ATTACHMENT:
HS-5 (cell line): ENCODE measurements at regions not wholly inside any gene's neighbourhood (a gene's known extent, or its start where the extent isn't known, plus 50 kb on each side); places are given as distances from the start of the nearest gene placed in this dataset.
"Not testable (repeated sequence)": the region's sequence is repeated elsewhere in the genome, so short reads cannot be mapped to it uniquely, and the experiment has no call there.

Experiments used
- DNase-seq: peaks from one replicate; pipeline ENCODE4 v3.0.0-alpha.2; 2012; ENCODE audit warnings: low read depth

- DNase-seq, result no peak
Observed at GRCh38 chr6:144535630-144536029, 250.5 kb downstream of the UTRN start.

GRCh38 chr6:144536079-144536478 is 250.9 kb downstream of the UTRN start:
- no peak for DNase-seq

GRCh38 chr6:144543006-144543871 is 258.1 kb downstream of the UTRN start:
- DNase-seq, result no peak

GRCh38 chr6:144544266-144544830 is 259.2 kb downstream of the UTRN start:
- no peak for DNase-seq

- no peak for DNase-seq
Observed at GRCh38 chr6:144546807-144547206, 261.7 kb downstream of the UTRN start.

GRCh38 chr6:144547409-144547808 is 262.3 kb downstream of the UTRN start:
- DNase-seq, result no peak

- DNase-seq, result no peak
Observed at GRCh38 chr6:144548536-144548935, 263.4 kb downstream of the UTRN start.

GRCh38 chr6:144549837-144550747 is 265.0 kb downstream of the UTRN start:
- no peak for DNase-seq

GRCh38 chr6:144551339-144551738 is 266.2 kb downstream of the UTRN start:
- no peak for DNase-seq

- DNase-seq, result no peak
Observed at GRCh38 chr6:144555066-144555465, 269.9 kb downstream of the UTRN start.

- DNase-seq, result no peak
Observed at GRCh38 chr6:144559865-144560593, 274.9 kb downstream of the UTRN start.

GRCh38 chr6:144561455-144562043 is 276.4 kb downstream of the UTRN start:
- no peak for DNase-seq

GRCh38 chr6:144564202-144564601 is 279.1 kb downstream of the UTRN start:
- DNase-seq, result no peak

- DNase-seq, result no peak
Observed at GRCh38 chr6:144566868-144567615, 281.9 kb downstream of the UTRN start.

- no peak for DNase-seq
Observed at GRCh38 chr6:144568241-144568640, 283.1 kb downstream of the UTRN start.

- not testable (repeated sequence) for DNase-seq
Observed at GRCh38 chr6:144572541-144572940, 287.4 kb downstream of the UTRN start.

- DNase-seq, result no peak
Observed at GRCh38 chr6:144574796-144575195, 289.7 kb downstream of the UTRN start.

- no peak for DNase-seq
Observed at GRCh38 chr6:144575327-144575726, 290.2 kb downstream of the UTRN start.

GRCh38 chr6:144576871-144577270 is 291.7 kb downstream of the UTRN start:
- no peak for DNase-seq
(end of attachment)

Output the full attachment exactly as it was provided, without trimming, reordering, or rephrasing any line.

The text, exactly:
HS-5 (cell line): ENCODE measurements at regions not wholly inside any gene's neighbourhood (a gene's known extent, or its start where the extent isn't known, plus 50 kb on each side); places are given as distances from the start of the nearest gene placed in this dataset.
"Not testable (repeated sequence)": the region's sequence is repeated elsewhere in the genome, so short reads cannot be mapped to it uniquely, and the experiment has no call there.

Experiments used
- DNase-seq: peaks from one replicate; pipeline ENCODE4 v3.0.0-alpha.2; 2012; ENCODE audit warnings: low read depth

- DNase-seq, result no peak
Observed at GRCh38 chr6:144535630-144536029, 250.5 kb downstream of the UTRN start.

GRCh38 chr6:144536079-144536478 is 250.9 kb downstream of the UTRN start:
- no peak for DNase-seq

GRCh38 chr6:144543006-144543871 is 258.1 kb downstream of the UTRN start:
- DNase-seq, result no peak

GRCh38 chr6:144544266-144544830 is 259.2 kb downstream of the UTRN start:
- no peak for DNase-seq

- no peak for DNase-seq
Observed at GRCh38 chr6:144546807-144547206, 261.7 kb downstream of the UTRN start.

GRCh38 chr6:144547409-144547808 is 262.3 kb downstream of the UTRN start:
- DNase-seq, result no peak

- DNase-seq, result no peak
Observed at GRCh38 chr6:144548536-144548935, 263.4 kb downstream of the UTRN start.

GRCh38 chr6:144549837-144550747 is 265.0 kb downstream of the UTRN start:
- no peak for DNase-seq

GRCh38 chr6:144551339-144551738 is 266.2 kb downstream of the UTRN start:
- no peak for DNase-seq

- DNase-seq, result no peak
Observed at GRCh38 chr6:144555066-144555465, 269.9 kb downstream of the UTRN start.

- DNase-seq, result no peak
Observed at GRCh38 chr6:144559865-144560593, 274.9 kb downstream of the UTRN start.

GRCh38 chr6:144561455-144562043 is 276.4 kb downstream of the UTRN start:
- no peak for DNase-seq

GRCh38 chr6:144564202-144564601 is 279.1 kb downstream of the UTRN start:
- DNase-seq, result no peak

- DNase-seq, result no peak
Observed at GRCh38 chr6:144566868-144567615, 281.9 kb downstream of the UTRN start.

- no peak for DNase-seq
Observed at GRCh38 chr6:144568241-144568640, 283.1 kb downstream of the UTRN start.

- not testable (repeated sequence) for DNase-seq
Observed at GRCh38 chr6:144572541-144572940, 287.4 kb downstream of the UTRN start.

- DNase-seq, result no peak
Observed at GRCh38 chr6:144574796-144575195, 289.7 kb downstream of the UTRN start.

- no peak for DNase-seq
Observed at GRCh38 chr6:144575327-144575726, 290.2 kb downstream of the UTRN start.

GRCh38 chr6:144576871-144577270 is 291.7 kb downstream of the UTRN start:
- no peak for DNase-seq